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Transparency and Health Care Consumerism

Columnist: Jordan Shields
February, 2020 Issue
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Jordan Shields
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Playwright Oscar Wilde once wrote, “A cynic is someone who knows the price of everything and the value of nothing. The government certainly feels The Importance of Being Earnest in its attitude toward patient empowerment, but it may give doctors greater dread. Recent legislation to provide price transparency for medical services and hospital charges will help us avoid surprise billing (if not sticker shock), allow us to negotiate lower costs, and improve quality when providers know they are under greater scrutiny. This was the same theoretical theme expounded by Nobel Prize winning economist Milton Friedman when he promoted health savings accounts. The problem, then as now, is not so much the absence of data, but navigation of knowledge. We need answers to questions such as: How do we explain complex pricing? Where else can we go for similar services? When is negotiation possible when “preferred provider” contracts are in play? And who can we trust for objectivity about efficacy and effects of recommendations?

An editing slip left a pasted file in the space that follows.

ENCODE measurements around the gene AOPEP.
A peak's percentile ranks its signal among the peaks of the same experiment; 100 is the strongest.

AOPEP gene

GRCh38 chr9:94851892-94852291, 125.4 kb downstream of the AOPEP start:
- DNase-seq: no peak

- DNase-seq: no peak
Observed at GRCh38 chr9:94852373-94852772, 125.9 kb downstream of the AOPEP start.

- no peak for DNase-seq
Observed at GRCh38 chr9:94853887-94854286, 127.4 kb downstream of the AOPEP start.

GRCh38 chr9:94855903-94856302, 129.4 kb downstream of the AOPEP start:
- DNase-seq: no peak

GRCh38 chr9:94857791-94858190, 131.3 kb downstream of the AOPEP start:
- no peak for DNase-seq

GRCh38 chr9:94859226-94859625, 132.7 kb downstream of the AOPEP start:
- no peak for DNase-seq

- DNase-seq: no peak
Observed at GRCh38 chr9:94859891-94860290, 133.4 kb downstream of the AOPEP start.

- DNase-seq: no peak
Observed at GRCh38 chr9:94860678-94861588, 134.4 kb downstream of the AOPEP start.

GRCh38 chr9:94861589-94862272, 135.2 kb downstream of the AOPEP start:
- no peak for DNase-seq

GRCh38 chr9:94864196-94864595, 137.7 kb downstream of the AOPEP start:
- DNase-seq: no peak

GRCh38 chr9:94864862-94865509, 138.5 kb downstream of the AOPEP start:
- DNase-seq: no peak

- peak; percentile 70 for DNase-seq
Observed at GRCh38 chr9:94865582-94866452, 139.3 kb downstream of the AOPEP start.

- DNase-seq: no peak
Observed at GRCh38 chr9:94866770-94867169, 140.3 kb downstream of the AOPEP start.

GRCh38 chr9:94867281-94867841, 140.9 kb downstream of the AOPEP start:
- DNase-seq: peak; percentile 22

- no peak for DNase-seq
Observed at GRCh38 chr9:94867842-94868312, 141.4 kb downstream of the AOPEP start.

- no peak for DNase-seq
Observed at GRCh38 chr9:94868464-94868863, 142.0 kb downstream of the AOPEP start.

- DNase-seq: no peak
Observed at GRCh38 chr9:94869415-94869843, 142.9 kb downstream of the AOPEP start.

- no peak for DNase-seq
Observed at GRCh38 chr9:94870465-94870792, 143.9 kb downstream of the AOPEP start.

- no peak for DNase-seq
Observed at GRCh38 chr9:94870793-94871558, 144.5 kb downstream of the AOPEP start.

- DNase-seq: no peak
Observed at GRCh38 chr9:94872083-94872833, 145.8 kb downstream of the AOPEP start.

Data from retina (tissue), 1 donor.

Ask anyone who has suffered a serious injury or illness, or is living with a chronic condition necessitating continual and considerable expense, how they feel about the state of health care in the U.S. The inner workings of our health-care delivery system remain a mystery. Transparency is helpful, but like all such legislation, it spawns additional questions. For example, what does the terminology mean? Does this include any contract or cash discounts? Are there alternative therapies or procedures available, and what do they cost?

Health care not only costs a lot, but the pricing is a mystery. Shielded behind third-party payors (insurance companies or employers), indecipherable discounts, confusing claim statements, and the ordering of tests and procedures (not pre-approved and not always necessary), it is a system shrouded in mystery and often opaque even to the most acute observers. Politicians recognize this and some believe Medicare for All will solve the problem. It only exacerbates it since it is control from the top down, using the same tools as all third-party payment systems—rate caps, rate negotiation and rate reduction. Compelling transparency, clear benefit explanations (Affordable Care Act), and a potential for foreign drug importation (new proposed FDA regulations) are helpful. Reform, or even revolution, however, must come from the bottom up, which means arming patients not just with information, but the ability to use that information to their benefits.